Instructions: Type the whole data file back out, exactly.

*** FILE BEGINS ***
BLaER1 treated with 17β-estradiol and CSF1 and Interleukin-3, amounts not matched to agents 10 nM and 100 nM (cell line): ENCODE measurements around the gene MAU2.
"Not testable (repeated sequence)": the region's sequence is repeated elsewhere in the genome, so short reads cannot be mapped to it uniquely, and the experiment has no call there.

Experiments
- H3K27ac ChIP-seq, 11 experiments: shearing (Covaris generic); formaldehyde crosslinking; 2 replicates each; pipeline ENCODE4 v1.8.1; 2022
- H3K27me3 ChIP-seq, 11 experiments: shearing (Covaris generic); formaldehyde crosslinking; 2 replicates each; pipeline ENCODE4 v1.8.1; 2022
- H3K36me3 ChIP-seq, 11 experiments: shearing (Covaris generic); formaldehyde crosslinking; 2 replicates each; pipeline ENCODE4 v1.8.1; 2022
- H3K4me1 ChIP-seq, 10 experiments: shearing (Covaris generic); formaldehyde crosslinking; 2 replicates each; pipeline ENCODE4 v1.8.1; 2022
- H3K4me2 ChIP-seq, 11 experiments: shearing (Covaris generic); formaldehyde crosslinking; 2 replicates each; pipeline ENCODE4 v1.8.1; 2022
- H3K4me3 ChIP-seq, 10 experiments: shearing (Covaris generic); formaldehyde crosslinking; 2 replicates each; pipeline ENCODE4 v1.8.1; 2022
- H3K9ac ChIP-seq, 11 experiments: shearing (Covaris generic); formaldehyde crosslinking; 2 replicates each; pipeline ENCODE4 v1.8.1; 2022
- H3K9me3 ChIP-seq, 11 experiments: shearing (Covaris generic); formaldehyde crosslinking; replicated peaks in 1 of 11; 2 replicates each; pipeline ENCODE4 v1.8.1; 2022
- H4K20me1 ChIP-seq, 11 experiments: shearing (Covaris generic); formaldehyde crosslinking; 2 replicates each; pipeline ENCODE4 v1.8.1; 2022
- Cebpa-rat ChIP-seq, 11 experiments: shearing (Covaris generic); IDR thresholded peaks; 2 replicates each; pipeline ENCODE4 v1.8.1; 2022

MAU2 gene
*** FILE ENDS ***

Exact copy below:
BLaER1 treated with 17β-estradiol and CSF1 and Interleukin-3, amounts not matched to agents 10 nM and 100 nM (cell line): ENCODE measurements around the gene MAU2.
"Not testable (repeated sequence)": the region's sequence is repeated elsewhere in the genome, so short reads cannot be mapped to it uniquely, and the experiment has no call there.

Experiments
- H3K27ac ChIP-seq, 11 experiments: shearing (Covaris generic); formaldehyde crosslinking; 2 replicates each; pipeline ENCODE4 v1.8.1; 2022
- H3K27me3 ChIP-seq, 11 experiments: shearing (Covaris generic); formaldehyde crosslinking; 2 replicates each; pipeline ENCODE4 v1.8.1; 2022
- H3K36me3 ChIP-seq, 11 experiments: shearing (Covaris generic); formaldehyde crosslinking; 2 replicates each; pipeline ENCODE4 v1.8.1; 2022
- H3K4me1 ChIP-seq, 10 experiments: shearing (Covaris generic); formaldehyde crosslinking; 2 replicates each; pipeline ENCODE4 v1.8.1; 2022
- H3K4me2 ChIP-seq, 11 experiments: shearing (Covaris generic); formaldehyde crosslinking; 2 replicates each; pipeline ENCODE4 v1.8.1; 2022
- H3K4me3 ChIP-seq, 10 experiments: shearing (Covaris generic); formaldehyde crosslinking; 2 replicates each; pipeline ENCODE4 v1.8.1; 2022
- H3K9ac ChIP-seq, 11 experiments: shearing (Covaris generic); formaldehyde crosslinking; 2 replicates each; pipeline ENCODE4 v1.8.1; 2022
- H3K9me3 ChIP-seq, 11 experiments: shearing (Covaris generic); formaldehyde crosslinking; replicated peaks in 1 of 11; 2 replicates each; pipeline ENCODE4 v1.8.1; 2022
- H4K20me1 ChIP-seq, 11 experiments: shearing (Covaris generic); formaldehyde crosslinking; 2 replicates each; pipeline ENCODE4 v1.8.1; 2022
- Cebpa-rat ChIP-seq, 11 experiments: shearing (Covaris generic); IDR thresholded peaks; 2 replicates each; pipeline ENCODE4 v1.8.1; 2022

MAU2 gene